9. 9.
    Malan-Muller S, Valles-Colomer M, Raes J, Lowry CA, Seedat S, Hemmings SMJ (2017) The gut microbiome and mental health: implications for anxiety- and trauma-related disorders. OMICS 22. CrossRefGoogle Scholar
  10. 10.
    Kau AL, Ahern PP, Griffin NW, Goodman AL, Gordon JI (2011) Human nutrition, the gut microbiome, and immune system: envisioning the future. Nature 474:327–336. CrossRefPubMedPubMedCentralGoogle Scholar
  11. 11.
    Everard A, Belzer C, Geurts L, Ouwerkerk JP, Druart C, Bindels LB, Guiot Y, Derrien M, Muccioli GG, Delzenne NM, de Vos WM, Cani PD (2013) Cross-talk between Akkermansia muciniphila and intestinal epithelium controls diet-induced obesity. Proc Natl Acad Sci USA 110:9066–9071. CrossRefPubMedGoogle Scholar
  12. 12.
    Garrett WS, Gallini CA, Yatsunenko T, Michaud M, DuBois A, Delaney ML, Punit S, Karlsson M, Bry L, Glickman JN, Gordon JI, Onderdonk AB, Glimcher LH (2010) Enterobacteriaceae act in concert with the gut microbiota to induce spontaneous and maternally transmitted colitis. Cell Host Microbe 8:292–300. CrossRefPubMedPubMedCentralGoogle Scholar
  13. 13.
    Wu HJ, Ivanov II, Darce J, Hattori K, Shima T, Umesaki Y, Littman DR, Benoist C, Mathis D (2010) Gut-residing segmented filamentous bacteria drive autoimmune arthritis via T helper 17 cells. Immunity 32:815–827. CrossRefPubMedPubMedCentralGoogle Scholar
  14. 14.
    Nakamura YK, Metea C, Karstens L, Asquith M, Gruner H, Moscibrocki C, Lee I, Brislawn CJ, Jansson JK, Rosenbaum JT, Lin P (2016) Gut microbial alterations associated with protection from autoimmune uveitis. Invest Ophthalmol Vis Sci 57:3747–3758. CrossRefPubMedPubMedCentralGoogle Scholar
  15. 15.
    Rowan S, Jiang S, Korem T, Szymanski J, Chang ML, Szelog J, Cassalman C, Dasuri K, McGuire C, Nagai R, Du XL, Brownlee M, Rabbani N, Thornalley PJ, Baleja JD, Deik AA, Pierce KA, Scott JM, Clish CB, Smith DE, Weinberger A, Avnit-Sagi T, Lotan-Pompan M, Segal E, Taylor A (2017) Involvement of a gut-retina axis in protection against dietary glycemia-induced age-related macular degeneration. Proc Natl Acad Sci USA 114:E4472–E4481. CrossRefPubMedGoogle Scholar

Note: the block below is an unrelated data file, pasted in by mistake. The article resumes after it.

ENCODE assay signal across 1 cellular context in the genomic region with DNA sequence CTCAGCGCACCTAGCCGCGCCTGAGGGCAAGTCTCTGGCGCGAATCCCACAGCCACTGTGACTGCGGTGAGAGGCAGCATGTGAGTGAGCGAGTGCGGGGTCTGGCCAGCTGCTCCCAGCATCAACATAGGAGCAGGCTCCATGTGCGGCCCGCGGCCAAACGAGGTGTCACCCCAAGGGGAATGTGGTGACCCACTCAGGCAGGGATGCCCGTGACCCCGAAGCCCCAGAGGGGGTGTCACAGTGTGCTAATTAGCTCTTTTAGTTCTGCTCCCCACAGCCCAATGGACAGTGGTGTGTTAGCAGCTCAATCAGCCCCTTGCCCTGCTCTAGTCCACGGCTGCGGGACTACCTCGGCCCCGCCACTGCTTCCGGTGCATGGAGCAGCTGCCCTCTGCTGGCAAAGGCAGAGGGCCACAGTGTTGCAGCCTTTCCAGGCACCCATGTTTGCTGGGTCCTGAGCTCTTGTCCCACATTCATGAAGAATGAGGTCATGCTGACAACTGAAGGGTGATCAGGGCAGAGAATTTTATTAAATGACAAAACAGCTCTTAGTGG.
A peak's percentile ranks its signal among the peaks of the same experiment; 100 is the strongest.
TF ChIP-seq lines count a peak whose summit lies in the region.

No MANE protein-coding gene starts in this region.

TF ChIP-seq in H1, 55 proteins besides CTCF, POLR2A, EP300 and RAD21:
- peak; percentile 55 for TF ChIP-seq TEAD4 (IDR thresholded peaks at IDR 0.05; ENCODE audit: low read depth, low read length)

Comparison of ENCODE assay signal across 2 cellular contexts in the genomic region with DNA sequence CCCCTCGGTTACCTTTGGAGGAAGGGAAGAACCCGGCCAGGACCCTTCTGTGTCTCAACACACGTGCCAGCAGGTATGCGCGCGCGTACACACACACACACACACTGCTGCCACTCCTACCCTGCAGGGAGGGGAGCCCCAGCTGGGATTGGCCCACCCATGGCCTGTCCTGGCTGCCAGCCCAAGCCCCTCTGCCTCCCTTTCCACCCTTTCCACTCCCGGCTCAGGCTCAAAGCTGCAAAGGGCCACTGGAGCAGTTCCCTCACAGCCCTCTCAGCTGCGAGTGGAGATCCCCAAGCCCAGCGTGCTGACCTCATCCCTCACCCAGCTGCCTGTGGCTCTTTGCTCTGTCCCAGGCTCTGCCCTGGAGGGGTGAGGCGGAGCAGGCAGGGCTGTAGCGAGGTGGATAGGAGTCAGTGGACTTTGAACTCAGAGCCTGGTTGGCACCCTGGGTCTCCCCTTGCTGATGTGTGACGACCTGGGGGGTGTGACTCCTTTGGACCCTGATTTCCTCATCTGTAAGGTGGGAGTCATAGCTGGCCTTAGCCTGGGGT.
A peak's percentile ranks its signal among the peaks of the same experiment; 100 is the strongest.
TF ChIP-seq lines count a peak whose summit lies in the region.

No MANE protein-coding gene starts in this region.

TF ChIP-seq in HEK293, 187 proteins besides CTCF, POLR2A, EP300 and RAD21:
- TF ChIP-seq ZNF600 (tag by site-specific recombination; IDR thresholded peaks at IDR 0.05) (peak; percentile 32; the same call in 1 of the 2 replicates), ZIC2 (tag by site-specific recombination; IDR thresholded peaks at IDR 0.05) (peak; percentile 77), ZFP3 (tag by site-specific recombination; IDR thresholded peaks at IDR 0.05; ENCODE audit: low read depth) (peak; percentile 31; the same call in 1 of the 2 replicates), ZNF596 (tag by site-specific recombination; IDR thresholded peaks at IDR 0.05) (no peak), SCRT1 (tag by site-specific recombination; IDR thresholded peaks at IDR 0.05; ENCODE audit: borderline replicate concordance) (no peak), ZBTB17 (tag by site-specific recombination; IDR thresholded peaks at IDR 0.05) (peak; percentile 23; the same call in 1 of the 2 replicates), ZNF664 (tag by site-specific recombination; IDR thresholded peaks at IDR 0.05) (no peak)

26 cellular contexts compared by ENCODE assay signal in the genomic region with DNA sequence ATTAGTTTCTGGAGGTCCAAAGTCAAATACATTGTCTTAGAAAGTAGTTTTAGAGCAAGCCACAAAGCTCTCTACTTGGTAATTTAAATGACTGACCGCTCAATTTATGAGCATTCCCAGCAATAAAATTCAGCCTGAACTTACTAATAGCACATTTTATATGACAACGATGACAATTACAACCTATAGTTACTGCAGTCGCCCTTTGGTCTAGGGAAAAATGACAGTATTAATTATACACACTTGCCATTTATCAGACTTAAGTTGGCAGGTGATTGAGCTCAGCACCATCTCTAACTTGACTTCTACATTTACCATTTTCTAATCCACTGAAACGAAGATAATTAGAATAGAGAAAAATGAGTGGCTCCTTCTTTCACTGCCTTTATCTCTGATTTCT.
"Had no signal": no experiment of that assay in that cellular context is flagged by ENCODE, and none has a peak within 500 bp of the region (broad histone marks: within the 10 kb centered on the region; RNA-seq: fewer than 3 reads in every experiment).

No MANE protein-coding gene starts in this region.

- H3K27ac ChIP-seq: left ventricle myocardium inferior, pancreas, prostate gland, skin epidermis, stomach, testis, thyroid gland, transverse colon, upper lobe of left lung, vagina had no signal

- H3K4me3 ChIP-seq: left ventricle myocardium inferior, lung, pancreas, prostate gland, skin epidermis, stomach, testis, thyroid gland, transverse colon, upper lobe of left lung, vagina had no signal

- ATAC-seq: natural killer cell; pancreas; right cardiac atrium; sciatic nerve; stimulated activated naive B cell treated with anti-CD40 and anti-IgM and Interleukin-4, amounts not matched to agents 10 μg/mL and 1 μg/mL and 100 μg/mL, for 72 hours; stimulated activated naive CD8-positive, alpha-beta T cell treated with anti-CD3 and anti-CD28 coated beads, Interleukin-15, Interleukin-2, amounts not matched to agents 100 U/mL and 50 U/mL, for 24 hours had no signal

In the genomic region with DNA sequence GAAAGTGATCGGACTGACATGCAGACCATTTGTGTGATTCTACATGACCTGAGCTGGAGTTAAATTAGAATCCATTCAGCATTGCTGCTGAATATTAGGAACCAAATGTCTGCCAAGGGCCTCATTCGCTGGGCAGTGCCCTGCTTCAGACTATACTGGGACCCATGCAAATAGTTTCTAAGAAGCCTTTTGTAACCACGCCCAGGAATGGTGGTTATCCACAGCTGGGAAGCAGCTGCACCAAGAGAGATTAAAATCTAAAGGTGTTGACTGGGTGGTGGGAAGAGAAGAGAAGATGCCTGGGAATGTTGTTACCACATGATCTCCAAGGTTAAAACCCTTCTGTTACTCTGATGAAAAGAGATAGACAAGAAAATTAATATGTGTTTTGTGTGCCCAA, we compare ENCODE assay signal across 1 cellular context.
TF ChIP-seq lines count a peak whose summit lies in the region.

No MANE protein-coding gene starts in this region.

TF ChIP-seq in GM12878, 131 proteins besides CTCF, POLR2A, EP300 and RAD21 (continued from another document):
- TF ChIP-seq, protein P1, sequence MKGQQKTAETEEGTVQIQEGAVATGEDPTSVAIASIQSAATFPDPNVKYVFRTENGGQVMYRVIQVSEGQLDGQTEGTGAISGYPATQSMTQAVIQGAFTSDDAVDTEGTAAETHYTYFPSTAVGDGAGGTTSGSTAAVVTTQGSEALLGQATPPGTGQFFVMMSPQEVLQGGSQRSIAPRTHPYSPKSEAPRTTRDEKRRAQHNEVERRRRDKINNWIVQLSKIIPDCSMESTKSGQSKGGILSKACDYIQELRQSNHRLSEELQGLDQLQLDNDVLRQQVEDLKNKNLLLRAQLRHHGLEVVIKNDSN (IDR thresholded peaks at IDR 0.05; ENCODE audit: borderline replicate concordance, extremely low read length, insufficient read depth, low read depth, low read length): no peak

16. 16.
    de Paiva CS, Jones DB, Stern ME, Bian F, Moore QL, Corbiere S, Streckfus CF, Hutchinson DS, Ajami NJ, Petrosino JF, Pflugfelder SC (2016) Altered mucosal microbiome diversity and disease severity in sjögren syndrome. Sci Rep 6:23561. CrossRefPubMedPubMedCentralGoogle Scholar
  17. 17.
    Zinkernagel MS, Zysset-Burri DC, Keller I, Berger LE, Leichtle AB, Largiadèr CR, Fiedler GM, Wolf S (2017) Association of the intestinal microbiome with the development of neovascular age-related macular degeneration. Sci Rep 7:40826. CrossRefPubMedPubMedCentralGoogle Scholar
  18. 18.
    Huang X, Ye Z, Cao Q, Su G, Wang Q, Deng J, Zhou C, Kijlstra A, Yang P (2018) Gut microbiota composition and fecal metabolic phenotype in patients with acute anterior uveitis. Invest Ophthalmol Vis Sci 59:1523–1531. CrossRefPubMedGoogle Scholar
  19. 19.
    Magoc T, Salzberg SL (2011) FLASH: fast length adjustment of short reads to improve genome assemblies. Bioinformatics 27:2957–2963. CrossRefPubMedPubMedCentralGoogle Scholar
  20. 20.
    Schloss PD, Westcott SL, Ryabin T, Hall JR, Hartmann M, Hollister EB, Lesniewski RA, Oakley BB, Parks DH, Robinson CJ, Sahl JW, Stres B, Thallinger GG, Van Horn DJ, Weber CF (2009) Introducing mothur: open-source, platform-independent, community-supported software for describing and comparing microbial communities. Appl Environ Microbiol 75:7537–7541. CrossRefPubMedPubMedCentralGoogle Scholar
  21. 21.
    Shannon P, Markiel A, Ozier O, Baliga NS, Wang JT, Ramage D, Amin N, Schwikowski B, Ideker T (2003) Cytoscape: a software environment for integrated models of biomolecular interaction networks. Genome Res 13:2498–2504. CrossRefPubMedPubMedCentralGoogle Scholar
  22. 22.
    Faust K, Raes J (2016) CoNet app: inference of biological association networks using Cytoscape. F1000Res 5:1519. CrossRefPubMedPubMedCentralGoogle Scholar
  23. 23.
    Frank DN, St. Amand AL, Feldman RA, Boedeker EC, Harpaz N, Pace NR (2007) Molecular-phylogenetic characterization of microbial community imbalances in human inflammatory bowel diseases. Proc Natl Acad Sci USA 104:13780–13785. CrossRefPubMedGoogle Scholar
  24. 24.
    Dehingia M, Thangjam Devi K, Talukdar NC, Talukdar R, Reddy N, Mande SS, Deka M, Khan MR (2015) Gut bacterial diversity of the tribes of India and comparison with the worldwide data. Sci Rep 5:18563. CrossRefPubMedPubMedCentralGoogle Scholar
  25. 25.
    Bhute S, Pande P, Shetty SA, Shelar R, Mane S, Kumbhare SV, Gawali A, Makhani H, Navandar M, Dhotre D, Lubree H, Agarwal D, Patil R, Ozarkar S, Ghaskadbi S, Yajnik C, Juvekar S, Makharia GK, Shouche YS (2016) Molecular characterization and meta-analysis of gut microbial communities illustrate enrichment of Prevotella and Megasphaera in Indian subjects. Front Microbiol 7:660. CrossRefPubMedPubMedCentralGoogle Scholar